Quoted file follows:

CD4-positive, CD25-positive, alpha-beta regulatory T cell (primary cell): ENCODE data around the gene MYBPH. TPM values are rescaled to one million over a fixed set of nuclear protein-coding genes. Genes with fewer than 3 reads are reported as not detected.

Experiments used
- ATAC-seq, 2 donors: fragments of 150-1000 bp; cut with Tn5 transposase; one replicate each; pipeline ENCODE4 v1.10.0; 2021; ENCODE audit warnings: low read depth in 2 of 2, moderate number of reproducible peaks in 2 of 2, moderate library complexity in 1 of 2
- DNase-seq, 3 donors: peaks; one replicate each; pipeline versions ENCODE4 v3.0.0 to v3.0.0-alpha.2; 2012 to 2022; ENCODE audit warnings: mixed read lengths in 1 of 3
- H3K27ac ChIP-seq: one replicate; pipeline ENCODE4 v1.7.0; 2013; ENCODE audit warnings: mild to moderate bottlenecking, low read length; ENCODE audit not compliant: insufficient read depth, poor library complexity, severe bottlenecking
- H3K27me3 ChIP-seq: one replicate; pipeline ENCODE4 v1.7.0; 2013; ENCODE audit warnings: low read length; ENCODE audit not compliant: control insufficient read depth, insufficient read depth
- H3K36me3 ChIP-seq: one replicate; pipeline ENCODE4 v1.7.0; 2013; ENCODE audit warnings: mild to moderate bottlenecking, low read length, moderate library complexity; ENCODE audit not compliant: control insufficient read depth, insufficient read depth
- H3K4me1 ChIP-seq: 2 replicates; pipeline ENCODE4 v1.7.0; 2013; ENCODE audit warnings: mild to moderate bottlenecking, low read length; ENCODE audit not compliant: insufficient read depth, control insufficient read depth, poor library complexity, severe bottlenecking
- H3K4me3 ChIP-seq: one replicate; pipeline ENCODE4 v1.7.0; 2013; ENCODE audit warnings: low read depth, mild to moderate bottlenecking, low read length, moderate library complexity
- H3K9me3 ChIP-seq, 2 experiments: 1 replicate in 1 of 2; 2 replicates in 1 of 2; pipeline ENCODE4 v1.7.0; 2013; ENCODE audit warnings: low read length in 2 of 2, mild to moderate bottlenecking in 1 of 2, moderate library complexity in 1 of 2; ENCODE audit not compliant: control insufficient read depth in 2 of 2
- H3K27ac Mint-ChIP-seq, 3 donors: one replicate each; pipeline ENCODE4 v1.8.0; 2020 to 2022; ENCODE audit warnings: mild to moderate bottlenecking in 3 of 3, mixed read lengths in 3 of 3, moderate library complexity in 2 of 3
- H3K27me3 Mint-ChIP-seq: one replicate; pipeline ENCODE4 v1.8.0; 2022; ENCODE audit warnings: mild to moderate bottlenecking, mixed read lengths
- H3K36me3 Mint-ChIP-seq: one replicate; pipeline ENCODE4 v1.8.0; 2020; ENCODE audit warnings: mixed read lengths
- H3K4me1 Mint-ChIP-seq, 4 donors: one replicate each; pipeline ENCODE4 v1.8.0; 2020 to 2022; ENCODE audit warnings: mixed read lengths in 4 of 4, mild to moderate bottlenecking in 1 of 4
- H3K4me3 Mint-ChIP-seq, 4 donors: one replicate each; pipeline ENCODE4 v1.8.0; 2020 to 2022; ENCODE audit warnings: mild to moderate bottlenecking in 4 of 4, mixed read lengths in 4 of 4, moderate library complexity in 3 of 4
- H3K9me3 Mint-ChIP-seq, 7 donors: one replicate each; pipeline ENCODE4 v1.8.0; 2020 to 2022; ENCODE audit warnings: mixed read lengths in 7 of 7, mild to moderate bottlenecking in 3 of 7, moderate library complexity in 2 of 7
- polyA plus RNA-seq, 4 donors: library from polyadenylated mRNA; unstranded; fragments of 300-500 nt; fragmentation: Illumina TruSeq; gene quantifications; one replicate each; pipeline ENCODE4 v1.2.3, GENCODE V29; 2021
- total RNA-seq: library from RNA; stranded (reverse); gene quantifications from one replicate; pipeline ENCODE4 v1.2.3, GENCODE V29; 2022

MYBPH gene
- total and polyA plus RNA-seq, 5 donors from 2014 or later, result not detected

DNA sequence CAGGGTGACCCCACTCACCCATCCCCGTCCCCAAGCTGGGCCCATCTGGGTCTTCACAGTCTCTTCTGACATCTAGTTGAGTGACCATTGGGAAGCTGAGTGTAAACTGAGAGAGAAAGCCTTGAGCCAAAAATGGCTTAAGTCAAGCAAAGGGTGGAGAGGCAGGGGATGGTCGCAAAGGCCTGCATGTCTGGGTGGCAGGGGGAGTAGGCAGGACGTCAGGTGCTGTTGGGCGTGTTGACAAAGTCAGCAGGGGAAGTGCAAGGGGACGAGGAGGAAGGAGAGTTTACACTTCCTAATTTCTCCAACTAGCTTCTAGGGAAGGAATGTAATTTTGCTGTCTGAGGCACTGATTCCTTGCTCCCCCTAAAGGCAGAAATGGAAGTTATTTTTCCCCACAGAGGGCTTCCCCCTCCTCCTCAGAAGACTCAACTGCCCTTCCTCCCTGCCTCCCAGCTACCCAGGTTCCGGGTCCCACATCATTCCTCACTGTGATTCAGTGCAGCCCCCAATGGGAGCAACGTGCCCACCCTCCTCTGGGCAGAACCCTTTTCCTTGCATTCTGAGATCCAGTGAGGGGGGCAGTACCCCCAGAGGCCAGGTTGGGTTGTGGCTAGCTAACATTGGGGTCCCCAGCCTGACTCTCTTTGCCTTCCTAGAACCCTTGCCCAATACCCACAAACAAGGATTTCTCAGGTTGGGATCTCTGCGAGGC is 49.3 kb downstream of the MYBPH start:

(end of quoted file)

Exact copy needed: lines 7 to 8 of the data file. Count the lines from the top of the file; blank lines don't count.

- H3K36me3 ChIP-seq: one replicate; pipeline ENCODE4 v1.7.0; 2013; ENCODE audit warnings: mild to moderate bottlenecking, low read length, moderate library complexity; ENCODE audit not compliant: control insufficient read depth, insufficient read depth
- H3K4me1 ChIP-seq: 2 replicates; pipeline ENCODE4 v1.7.0; 2013; ENCODE audit warnings: mild to moderate bottlenecking, low read length; ENCODE audit not compliant: insufficient read depth, control insufficient read depth, poor library complexity, severe bottlenecking